Conversation Piece, March 19, 2017

A weekly series.

Daily Edit: Conversation Piece

Enjoy our Sunday series, Conversation Piece, a NUVO-curated digest of things on the Internet we think you’ll want to talk about.

This is a stretch. Candy is a substance universally loved, and though every culture has its specialities, many recipes involve heating and pulling vicious, gummy sugar paste into various forms (like taffy). This collection of videos takes you on a mesmerizing tour of how confectionary is pulled, shaped, and sold around the world, from colourful Turkish macun doled from street stalls, to intricate Japanese amezaiku—tiny sculptures made from hard candy. See them, here. (Also, if you liked that, go down this rabbit hole, too).

Fallen fruit. This week brought sad tidings as six-year-old, New York-based food publication Lucky Peach announced it is to fold in May, despite its critical success and increasing subscriber base. The New York Times reports the publication’s cessation is related to a clash between founders Peter Meehan and Momofuku chef David Chang. Lucky Peach’s final issue will be a 200-page retrospective featuring both new and archival content. Learn more, here.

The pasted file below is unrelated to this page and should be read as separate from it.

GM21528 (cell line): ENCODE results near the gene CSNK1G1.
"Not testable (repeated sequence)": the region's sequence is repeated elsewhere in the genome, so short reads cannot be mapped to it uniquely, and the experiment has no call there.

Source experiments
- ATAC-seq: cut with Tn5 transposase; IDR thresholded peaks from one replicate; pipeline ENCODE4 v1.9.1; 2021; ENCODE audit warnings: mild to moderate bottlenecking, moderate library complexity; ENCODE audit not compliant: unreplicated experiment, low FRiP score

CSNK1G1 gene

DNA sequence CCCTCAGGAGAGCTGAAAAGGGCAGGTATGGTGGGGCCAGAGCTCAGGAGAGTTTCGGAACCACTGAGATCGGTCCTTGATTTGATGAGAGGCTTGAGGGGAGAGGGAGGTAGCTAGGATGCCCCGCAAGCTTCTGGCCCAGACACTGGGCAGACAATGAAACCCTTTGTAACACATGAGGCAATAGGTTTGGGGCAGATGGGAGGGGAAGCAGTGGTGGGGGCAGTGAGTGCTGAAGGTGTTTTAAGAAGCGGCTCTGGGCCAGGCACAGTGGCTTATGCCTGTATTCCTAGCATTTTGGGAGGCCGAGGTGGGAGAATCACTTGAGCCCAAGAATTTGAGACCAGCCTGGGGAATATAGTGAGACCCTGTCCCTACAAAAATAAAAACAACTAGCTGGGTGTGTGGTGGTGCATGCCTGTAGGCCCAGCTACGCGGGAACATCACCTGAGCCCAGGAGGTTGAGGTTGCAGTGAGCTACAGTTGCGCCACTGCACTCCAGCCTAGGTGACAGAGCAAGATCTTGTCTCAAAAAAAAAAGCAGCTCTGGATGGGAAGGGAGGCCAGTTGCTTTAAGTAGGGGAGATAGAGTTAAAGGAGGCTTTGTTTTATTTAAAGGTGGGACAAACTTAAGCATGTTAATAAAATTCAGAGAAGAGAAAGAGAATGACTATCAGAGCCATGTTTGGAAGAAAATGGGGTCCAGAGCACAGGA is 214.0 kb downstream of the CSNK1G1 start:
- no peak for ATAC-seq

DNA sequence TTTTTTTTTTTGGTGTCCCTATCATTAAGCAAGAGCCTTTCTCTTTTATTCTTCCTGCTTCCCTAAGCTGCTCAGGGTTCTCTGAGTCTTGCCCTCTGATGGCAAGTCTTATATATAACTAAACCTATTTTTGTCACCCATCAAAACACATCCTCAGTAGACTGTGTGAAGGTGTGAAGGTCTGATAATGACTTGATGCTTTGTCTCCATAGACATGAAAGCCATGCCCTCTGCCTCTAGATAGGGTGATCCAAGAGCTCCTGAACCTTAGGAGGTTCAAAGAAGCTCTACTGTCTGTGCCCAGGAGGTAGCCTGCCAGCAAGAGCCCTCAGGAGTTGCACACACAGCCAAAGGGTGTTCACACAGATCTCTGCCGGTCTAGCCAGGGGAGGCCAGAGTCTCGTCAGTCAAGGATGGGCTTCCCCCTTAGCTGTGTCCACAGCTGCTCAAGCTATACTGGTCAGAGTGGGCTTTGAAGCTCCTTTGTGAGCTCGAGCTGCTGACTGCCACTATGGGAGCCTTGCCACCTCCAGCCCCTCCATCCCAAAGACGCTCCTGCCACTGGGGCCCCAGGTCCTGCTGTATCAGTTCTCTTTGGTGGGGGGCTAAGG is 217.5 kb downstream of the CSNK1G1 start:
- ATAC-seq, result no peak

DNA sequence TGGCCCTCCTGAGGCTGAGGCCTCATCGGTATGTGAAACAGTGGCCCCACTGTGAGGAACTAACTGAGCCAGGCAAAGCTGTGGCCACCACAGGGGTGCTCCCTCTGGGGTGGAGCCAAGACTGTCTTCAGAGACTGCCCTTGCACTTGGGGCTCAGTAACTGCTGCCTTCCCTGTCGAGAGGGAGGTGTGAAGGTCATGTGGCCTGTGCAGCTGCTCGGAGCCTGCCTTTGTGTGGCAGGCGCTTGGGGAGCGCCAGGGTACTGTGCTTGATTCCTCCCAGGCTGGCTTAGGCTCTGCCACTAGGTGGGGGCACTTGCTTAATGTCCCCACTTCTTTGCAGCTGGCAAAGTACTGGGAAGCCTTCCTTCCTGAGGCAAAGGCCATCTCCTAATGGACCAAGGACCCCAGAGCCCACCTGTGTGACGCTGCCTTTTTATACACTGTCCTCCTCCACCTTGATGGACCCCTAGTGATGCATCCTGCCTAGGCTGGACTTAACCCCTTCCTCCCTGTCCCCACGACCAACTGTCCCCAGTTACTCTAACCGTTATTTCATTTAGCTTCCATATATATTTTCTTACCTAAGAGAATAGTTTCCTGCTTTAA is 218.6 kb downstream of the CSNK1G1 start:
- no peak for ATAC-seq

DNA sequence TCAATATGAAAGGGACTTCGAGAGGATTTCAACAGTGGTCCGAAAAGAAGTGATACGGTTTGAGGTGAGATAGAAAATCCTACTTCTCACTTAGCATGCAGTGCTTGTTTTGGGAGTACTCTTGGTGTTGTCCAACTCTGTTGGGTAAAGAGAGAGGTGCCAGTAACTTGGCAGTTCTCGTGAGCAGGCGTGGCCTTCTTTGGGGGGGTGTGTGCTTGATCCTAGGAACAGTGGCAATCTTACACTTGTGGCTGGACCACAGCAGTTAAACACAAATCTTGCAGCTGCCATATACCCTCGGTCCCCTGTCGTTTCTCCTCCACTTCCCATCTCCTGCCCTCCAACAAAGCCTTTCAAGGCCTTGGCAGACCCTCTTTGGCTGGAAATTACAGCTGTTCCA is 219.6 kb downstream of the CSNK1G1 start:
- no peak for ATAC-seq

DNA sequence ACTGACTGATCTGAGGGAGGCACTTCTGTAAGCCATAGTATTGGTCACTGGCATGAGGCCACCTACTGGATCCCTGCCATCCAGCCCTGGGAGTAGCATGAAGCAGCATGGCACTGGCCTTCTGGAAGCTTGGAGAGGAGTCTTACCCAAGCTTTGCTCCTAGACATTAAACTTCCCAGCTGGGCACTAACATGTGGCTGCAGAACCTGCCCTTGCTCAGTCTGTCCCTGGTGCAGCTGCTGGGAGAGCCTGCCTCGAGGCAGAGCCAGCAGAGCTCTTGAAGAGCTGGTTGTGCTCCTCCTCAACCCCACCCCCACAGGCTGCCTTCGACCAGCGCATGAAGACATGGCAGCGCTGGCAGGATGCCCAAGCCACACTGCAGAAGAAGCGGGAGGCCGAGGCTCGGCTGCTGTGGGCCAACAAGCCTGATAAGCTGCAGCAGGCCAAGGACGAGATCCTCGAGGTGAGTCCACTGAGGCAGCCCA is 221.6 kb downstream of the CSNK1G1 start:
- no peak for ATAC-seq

Wasted on the young. Maybe youth have done themselves in with all their dorky, green smoothie, double-strapped backpack, Sunday morning spin cycle nonsense, suggests this article in the Atlantic. Maybe coolness, that reckless lust for life, now belongs to the only generation still willing to sit on a stoop and smoke—the over-sixties set. Read about it, here.

Sex and botany: Two words rarely found in the same sentence, but there was a time when the study of botany was considered so obscene that books on the subject were censored for women; branded dangerous and unsuitable for her delicate sensibilities. Gardens and greenhouses became an enlightened woman’s secret haven of discovery, expression and temptation. What’s so sexy about a bunch of plants? Learn more, here.

Brevity. This last week’s news cycle, summarized in one satisfying gif. There’s nothing more to say. See what we mean, here.


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